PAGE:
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What We’re Reading: Potluck Supper with Meeting to Follow

2013 November 14

What We're ReadingPotluck-Supper-375x489Potluck Supper with Meeting to Follow: Essays by Andy Sturdevant (Coffee House Press 2013)

Writer, artist, curator, Minnesota arts industry professional, and transplant to the Midwest, Andy Sturdevant captures my city, state, and geographical region with clear-eyes and a compelling, conversational pen. (Stay tuned to the blog for an interview with Sturdevant next week on The Writing Life!) Sturdevant’s interests, scope, and knowledge cross so many disciplines that I dare you to find someone who can’t connect to something in this book. The back cover heralds the book as a “Keepsake, guidebook, and wunderkammer of enthusiasms,” which captures my feelings for it beautifully.

There are many essays about art, not surprisingly. In many of these, I found myself yearning to see more (although he does include context with a few photos of the original place and/or art as well as his own drawn recreations of the art in question). I could see many of these working extremely well as a full-blown exhibit or walking tour of sorts, with Sturdevant’s book in tow as your personal guide. Sturdevant has already lead some local walking tours during the promotion of this book, and has lead walking tours of areas of the Twin Cities previously. This crossover from book to real-life is one of the exciting and unique traits of this book.

The guidebook theme crops up again and again. One of the longer essays is a guide (and an art lesson) to all thirty-nine gubernatorial portraits and their artists in the state capitol. I found myself wishing I were walking down the hallway looking at these (and just might, at some point, do this myself). It also thrums with the giddy potential Sturdevant sees in abandoned storefronts in “A Field Guide to the Vacant Storefronts of East Lake Street;” as well as the hilarity and awkwardness of Midwestern culture. One of my favorite essays about our culture is exposed with the essay “First with mannequins, then with live models,” about Midwesterners and their clumsiness when greeting another by kissing on the cheek. Here’s an excerpt:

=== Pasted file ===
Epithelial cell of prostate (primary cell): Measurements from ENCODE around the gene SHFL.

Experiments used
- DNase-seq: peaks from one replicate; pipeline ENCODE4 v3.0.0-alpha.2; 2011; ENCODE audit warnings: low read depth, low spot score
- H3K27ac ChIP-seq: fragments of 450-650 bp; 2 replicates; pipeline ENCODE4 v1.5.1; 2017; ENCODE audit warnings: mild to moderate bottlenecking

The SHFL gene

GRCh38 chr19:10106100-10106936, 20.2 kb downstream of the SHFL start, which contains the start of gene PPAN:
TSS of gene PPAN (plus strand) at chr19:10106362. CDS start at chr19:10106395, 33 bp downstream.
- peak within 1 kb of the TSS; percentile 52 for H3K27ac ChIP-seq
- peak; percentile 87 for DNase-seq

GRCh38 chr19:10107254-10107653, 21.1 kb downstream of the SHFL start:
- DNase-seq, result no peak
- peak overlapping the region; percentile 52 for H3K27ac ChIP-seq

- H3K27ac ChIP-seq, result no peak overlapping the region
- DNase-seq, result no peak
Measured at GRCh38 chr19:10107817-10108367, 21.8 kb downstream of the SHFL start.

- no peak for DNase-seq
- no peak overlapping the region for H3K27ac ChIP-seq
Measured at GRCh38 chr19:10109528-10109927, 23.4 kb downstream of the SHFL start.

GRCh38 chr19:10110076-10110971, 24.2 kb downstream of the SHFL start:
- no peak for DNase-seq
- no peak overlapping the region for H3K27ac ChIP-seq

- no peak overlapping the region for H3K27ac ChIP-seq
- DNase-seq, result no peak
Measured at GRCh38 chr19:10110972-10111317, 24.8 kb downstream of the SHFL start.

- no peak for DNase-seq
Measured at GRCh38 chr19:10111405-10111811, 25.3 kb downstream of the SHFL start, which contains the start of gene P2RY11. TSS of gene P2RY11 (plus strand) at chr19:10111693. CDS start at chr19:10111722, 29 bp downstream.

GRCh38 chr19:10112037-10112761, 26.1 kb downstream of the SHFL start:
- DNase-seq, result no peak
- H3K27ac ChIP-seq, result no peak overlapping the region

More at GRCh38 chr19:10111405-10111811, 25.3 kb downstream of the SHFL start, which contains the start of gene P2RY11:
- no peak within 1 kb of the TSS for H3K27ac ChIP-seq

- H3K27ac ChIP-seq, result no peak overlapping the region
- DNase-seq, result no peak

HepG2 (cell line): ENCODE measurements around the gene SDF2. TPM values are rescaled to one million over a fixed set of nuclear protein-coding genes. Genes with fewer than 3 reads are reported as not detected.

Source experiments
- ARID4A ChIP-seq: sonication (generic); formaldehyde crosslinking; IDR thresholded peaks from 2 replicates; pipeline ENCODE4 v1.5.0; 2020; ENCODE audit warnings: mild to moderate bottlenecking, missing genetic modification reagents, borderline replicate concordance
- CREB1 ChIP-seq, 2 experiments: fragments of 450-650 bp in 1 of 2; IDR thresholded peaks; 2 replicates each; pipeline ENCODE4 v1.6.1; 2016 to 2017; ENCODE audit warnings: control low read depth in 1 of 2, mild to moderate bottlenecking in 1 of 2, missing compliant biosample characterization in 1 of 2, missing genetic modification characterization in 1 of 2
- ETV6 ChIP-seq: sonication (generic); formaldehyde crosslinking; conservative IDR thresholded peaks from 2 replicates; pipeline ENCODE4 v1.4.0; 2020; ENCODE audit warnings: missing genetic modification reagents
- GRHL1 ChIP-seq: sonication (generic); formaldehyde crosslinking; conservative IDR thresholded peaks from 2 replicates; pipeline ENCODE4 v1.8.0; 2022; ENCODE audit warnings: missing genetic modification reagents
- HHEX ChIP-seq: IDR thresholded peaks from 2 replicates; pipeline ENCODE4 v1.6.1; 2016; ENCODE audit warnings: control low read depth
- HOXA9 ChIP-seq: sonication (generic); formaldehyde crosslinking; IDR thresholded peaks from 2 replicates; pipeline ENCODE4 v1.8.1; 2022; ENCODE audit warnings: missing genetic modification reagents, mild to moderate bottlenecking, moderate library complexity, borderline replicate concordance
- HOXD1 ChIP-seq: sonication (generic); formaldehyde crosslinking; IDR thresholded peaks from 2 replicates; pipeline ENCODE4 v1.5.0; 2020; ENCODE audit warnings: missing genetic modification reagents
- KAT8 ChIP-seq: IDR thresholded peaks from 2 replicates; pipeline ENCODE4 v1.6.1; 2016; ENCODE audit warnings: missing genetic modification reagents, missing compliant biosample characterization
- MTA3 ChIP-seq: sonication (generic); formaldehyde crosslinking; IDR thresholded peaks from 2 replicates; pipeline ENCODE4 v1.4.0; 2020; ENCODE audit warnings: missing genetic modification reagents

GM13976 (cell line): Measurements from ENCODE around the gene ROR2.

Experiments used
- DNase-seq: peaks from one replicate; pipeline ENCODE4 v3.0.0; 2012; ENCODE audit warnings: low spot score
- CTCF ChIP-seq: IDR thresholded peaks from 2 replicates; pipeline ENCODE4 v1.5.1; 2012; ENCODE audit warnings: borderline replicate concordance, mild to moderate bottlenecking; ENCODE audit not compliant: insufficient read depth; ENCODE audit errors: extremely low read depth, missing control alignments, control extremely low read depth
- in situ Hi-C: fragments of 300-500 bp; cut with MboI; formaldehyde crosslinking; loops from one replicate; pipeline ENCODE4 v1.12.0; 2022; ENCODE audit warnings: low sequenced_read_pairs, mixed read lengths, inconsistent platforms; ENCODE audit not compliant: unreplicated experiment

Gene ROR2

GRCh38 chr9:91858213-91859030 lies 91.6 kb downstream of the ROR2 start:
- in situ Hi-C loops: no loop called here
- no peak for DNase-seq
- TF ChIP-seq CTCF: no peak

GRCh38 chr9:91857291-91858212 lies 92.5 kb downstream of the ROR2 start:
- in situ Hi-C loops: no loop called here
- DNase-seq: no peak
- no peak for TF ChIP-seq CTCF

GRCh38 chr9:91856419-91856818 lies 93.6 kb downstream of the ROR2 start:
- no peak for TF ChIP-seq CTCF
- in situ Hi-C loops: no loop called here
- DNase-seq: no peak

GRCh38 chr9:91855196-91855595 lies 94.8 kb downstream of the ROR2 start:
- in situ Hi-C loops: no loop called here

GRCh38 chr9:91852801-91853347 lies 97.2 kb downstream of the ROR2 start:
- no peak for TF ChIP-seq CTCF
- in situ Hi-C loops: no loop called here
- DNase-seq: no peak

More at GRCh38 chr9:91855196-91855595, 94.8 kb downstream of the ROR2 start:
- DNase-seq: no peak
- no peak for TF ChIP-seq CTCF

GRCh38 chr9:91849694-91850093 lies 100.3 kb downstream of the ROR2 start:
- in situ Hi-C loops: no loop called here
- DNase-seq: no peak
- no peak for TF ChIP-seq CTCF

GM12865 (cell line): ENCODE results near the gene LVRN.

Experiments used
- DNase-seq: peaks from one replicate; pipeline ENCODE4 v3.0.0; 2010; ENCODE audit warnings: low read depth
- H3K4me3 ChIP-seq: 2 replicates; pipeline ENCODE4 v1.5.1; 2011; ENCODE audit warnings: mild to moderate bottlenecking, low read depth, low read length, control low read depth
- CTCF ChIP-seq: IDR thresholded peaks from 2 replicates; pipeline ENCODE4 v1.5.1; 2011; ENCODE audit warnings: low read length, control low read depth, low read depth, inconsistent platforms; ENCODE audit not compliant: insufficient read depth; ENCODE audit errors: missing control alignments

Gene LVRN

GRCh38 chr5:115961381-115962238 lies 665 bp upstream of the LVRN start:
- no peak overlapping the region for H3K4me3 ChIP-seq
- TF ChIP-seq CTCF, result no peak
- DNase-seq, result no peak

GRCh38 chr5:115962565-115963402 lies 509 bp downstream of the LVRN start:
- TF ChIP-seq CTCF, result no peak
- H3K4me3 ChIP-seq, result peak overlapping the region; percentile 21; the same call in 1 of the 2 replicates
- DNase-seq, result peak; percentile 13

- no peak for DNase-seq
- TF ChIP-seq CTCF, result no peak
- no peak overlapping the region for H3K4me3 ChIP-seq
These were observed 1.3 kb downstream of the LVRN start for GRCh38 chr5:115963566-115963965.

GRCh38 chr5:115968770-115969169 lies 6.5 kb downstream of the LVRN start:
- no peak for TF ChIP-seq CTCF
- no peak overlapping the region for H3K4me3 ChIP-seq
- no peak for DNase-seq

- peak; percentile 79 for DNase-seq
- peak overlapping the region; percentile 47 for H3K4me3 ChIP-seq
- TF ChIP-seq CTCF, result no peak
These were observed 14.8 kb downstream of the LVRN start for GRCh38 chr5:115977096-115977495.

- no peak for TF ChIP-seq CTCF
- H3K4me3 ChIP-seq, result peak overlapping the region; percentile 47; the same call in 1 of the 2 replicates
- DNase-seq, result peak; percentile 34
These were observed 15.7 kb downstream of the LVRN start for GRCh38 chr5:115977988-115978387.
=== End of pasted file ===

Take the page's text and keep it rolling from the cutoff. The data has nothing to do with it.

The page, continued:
The kiss should land on the cheek for just a moment. Most of the time, it doesn’t touch at all. Make sure your lips aren’t too wet. I mean, don’t wipe your mouth with your sleeve before you go in or anything—you won’t have time anyway—but do what you can. There should be very little moisture upon contact.

Sturdevant even recently held a workshop in conjunction with the book on teaching Midwesterns how to properly kiss cheeks! And that brings me back to the events in conjunction with the release of this book: they have taken on a fascinating identity of their own. Often involving invested time from the audience, whether it be a walking tour, or even that workshop on kissing, they activate a community to interact and experience Sturdevant’s vision of our local places and cultural habits. Here’s to hoping for more book events like this!

Another way the book crosses over the traditional book sphere is it’s tone. The whole book feels as though I’ve downloaded a bunch of conversations, stories, and lessons directly from Sturdevant and let me tell you, I’m a  bit in awe. This guy knows his stuff. He is able to keep my mind walking alongside him throughout the book with his conversational, yet crisply intelligent tone that never veers over into preachy speak. He has a knack for capturing side tangents or brief moments in full color, such as at the beginning of the essay (and one of my favorites in the book) “At Matt’s Bar, in a Blizzard”:

There were few cars on the road, so I could walk down the center of the back streets I was traveling to avoid the unshoveled snow on the sidewalk and feel completely alone. The longer I walked though, the most sensitive I became to the noises around me. I realized I wasn’t alone at all: each block had at least a half-dozen people on it, noisily shoveling their sidewalks and driveways. the sounds they were making were agreeably rhythmic and suited to the sort of methodical trudging one must make over three feet of unpacked snow. First, there’s a metallic skid as the shovel hits the sidewalk, then there’s a muffled plop as the shoveled snow hits the fresh snow behind it. Repeat that, then multiply it a few times per block, and add in incidental conversation in English and Spanish if the shoveler has a partner helping out.

The fact that such a book exists, with a such a specific focus and deep physical ties is due to the bravery and dedication of Coffee House Press to publishing quality work. My love for Coffee House Press is no secret, and this book solidifies that. They’ve made some very brave and innovative editorial choices lately, and I encourage you to follow their book lists if you don’t already.

And, with it being Give to the Max Day here in Minnesota, consider supporting Coffee House Press and all of the amazing  literary publishers, organizations, and magazines of our dear state (not to mention nonprofits in general). Luckily for us, there are so many choices to make when deciding which of the many amazing nonprofits to support.

What other books can you think of that act as literary guidebooks? Any other authors come to mind who do unique, community-centric book events? What other publishers have a motto of quality over quantity?



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